I hope everyone has been enjoying their holiday season. This is just a quick end-of-year post to update everyone on the status of this blog. You may have noticed a lack of content since the beginning of the fall, and the truth is that I have not been keeping up with the writing of new posts for this site. Schoolwork and admittedly a lack of motivation on my part has kept the blog pretty inactive these past few months. Looking to my friend Jonathan’s site as an example of a blog which has remained relatively active recently, despite his heavy load of schoolwork, I feel a greater desire now to maintain a proper schedule for my own blog.
I have finished up my series about the transformation of the hero Odysseus through the mythological tradition, with the segments about Vergil’s Aeneid and Ovid’s Metamorphoses, as well as a final wrap-up post, just being added in the last few days. Please check these posts out. I hope you enjoy them, but to be honest, these posts were based on an essay that I wrote nearly two years ago, and though the ideas contained within are still solid, I feel that my writing has improved significantly since then. With this series of posts finished, I will now be able to turn my attention to the production of new, hopefully even more exciting content for you all to enjoy.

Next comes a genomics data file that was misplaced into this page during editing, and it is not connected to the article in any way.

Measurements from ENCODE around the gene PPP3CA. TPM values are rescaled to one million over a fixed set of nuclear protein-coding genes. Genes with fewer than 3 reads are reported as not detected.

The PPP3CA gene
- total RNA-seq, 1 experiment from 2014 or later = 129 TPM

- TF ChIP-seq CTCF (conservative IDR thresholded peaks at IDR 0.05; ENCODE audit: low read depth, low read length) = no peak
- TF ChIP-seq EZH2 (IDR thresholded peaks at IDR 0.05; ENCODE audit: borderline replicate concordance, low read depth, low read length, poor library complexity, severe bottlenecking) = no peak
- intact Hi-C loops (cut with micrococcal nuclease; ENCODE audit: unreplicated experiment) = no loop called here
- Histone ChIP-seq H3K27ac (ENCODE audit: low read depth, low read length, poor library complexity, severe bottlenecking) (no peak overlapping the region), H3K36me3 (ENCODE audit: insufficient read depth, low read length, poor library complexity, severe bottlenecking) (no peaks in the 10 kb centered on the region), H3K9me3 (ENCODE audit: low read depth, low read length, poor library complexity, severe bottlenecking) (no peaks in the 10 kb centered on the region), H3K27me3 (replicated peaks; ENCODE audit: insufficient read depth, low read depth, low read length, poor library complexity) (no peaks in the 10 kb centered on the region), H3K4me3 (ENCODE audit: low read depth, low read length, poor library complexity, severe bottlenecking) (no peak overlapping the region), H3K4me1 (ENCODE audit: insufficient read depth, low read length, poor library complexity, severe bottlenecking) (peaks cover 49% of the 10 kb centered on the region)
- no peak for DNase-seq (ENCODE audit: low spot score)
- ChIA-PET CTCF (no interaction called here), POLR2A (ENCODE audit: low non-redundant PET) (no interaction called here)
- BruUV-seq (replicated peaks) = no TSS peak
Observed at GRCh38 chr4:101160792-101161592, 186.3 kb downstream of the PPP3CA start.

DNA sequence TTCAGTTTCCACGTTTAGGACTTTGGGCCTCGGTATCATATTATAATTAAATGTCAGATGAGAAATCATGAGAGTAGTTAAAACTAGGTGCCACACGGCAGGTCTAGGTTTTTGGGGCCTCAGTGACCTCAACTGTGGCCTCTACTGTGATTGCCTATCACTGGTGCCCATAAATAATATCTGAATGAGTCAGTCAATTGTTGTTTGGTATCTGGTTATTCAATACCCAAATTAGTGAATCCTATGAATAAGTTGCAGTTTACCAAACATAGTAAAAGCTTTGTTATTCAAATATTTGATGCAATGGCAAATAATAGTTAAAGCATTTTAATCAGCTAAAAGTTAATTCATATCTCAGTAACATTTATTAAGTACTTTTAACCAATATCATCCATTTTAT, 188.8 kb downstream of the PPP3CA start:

You should be able to look forward to plenty of new content in 2015. Included may be an abridged version of my essay on Athens in Euripides’ play Medea or perhaps a summary of my paper on the role of nemesis in the Odyssey–both papers being written for the Greek literature courses I’ve taken within the past year. You might see book reviews, either on fiction I’ve read recently or texts I’ve used in class. At some point, you might see content regarding the Latin and Greek texts I am reading next quarter at Santa Clara University: the Aeneid, Vergil’s famed epic poem, in Latin, and Plato’s dialogues Crito and Euthyphro in Greek.
So that’s a preview of what I will be working on in 2015 in regard to this blog. Again, hopefully you have enjoyed the holidays, and I will see you next year with more journeys into the ancient word and further explorations of language and literature.